In what seems like a compromise between their current lack of protection and wearing a full-on helmet on the mound MLB will have pitchers test a padded hat in an effort to reduce head injuries.
Willie Weinbaum of ESPN.com reports that “at least a dozen” pitchers have been given the padded hats made by Unequal Technologies Company to try and offers some more specifics about the product:
Unequal’s padding for each cap weighs 4.3 ounces, is one eighth-of-an-inch thick and is made of a three-layer synthetic composite that includes military grade DuPont Kevlar and a polymer with the properties of rubber. He also said Unequal could mass produce the cap padding and sell it as an insert for about $60 apiece retail.
Unequal isn’t alone in providing pitchers headgear for MLB’s consideration. MLB senior vice president Dan Halem said Monday that discussions are being held between Unequal and five other companies whose products are in different stages of development and use different materials.
Apparently the padded hats have been in development for a while now, but MLB and the various companies pushed up the timetable following head injuries to Brandon McCarthy and Doug Fister this year. However, in McCarthy’s case it’s unclear if the padded hat would have protected him based on where the ball struck.
According to Weinbaum the products could be used in the minor leagues as soon as this upcoming season.
White Sox ace Chris Sale was scratched from Saturday night’s start against the Tigers due to a confrontation he had with White Sox coaches and front office staff over the 1976 retro uniforms the club was to wear. Sale used a knife to cut up his uniform as well as the uniforms of some other players, protesting the club’s decision to wear them. The White Sox suspended Sale five games “for violating team rules, for insubordination, and for destroying team equipment.”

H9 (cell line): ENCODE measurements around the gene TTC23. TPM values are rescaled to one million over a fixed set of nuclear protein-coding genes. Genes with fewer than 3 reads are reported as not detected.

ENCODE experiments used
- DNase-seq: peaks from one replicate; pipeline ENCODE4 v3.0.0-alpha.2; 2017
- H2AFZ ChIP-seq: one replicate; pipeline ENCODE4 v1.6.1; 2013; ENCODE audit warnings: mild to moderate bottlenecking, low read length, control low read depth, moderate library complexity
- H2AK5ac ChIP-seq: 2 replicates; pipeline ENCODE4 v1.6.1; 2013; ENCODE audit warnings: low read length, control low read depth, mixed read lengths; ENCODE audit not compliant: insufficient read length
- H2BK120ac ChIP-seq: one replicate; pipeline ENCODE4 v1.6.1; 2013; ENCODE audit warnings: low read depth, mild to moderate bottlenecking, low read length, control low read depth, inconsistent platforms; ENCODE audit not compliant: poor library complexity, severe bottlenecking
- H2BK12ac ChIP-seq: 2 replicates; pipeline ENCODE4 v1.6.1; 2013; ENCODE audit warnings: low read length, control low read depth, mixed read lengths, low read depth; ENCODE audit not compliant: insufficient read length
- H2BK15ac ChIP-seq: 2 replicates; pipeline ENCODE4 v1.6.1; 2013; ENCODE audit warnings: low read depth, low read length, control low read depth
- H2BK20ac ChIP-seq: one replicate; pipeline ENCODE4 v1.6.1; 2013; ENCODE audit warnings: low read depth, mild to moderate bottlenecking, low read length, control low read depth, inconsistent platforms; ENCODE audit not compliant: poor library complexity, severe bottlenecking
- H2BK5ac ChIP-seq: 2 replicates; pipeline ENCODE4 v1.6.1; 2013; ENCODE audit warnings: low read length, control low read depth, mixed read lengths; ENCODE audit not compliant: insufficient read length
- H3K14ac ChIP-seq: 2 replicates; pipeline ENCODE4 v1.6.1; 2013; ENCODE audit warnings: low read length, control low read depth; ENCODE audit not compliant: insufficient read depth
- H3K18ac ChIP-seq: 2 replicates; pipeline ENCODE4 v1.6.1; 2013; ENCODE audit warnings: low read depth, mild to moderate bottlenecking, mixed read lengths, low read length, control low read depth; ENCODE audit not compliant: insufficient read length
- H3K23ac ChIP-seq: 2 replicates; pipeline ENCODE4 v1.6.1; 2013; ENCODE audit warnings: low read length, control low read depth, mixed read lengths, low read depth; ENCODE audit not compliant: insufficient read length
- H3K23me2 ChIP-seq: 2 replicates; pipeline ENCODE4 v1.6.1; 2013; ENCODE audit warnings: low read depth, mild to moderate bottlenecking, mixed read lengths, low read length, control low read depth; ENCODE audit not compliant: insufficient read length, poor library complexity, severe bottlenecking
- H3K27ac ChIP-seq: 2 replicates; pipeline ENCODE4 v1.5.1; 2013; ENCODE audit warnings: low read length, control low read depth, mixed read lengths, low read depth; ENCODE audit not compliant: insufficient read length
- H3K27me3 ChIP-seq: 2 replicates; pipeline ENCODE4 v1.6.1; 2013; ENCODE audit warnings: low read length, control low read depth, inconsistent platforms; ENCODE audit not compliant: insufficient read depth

Sale spoke about the incident for the first time, as MLB.com’s Scott Merkin reports. The lefty apologized to fans who came to see him pitch and said he regrets “not being there for my guys,” referring to the bullpen, which had to cover for Sale on Saturday. Matt Albers got the spot start and went two innings.
Sale felt the uniform would have impacted his performance, saying, “[The ’76 uniforms] are uncomfortable and unorthodox. I didn’t want to go out there and not be at the top of my game in every aspect that I need to be in. Not only that, but I didn’t want anything to alter my mechanics. … There’s a lot of different things that went into it. Looking bad had absolutely zero to do with it. Nothing.”
Sale was firm that he doesn’t regret standing up for he believes in. “Absolutely not,” he said. He continued, “Do I regret saying business should not be first before winning? Absolutely not.”
With his five-game suspension to end after Wednesday’s game, Sale is on track to start Thursday against the Cubs at Wrigley Field.
At the end of April, Marlins second baseman Dee Gordon was handed an 80-game suspension by Major League Baseball after testing positive for exogenous testosterone and Clostebol, performance-enhancing drugs. Gordon says he took those substances unknowingly.
Gordon will return to the Marlins on Thursday, MLB.com’s Joe Frisaro reports. The club was 10-11 prior to Gordon’s suspension. Since then, the club has gone 43-35 and is now tied with the Mets for second place in the NL East, five games behind the Nationals. Impressively, the Marlins have collectively hit .272/.330/.408 in Gordon’s absence, which compares favorably to the league average .252/.320/.410 triple-slash line.
Gordon, who made the NL All-Star team in 2014 and ’15, was hitting .266/.289/.340 with three doubles, two triples, five RBI, 13 runs scored, and six stolen bases in 97 plate appearances. Derek Dietrich has handled second base in the meantime and has done an admirable job, batting .275/.366/.398 with 22 extra-base hits, 30 RBI, and 26 runs scored in 314 PA. Nevertheless, Gordon is likely to return to full-time duty at second base.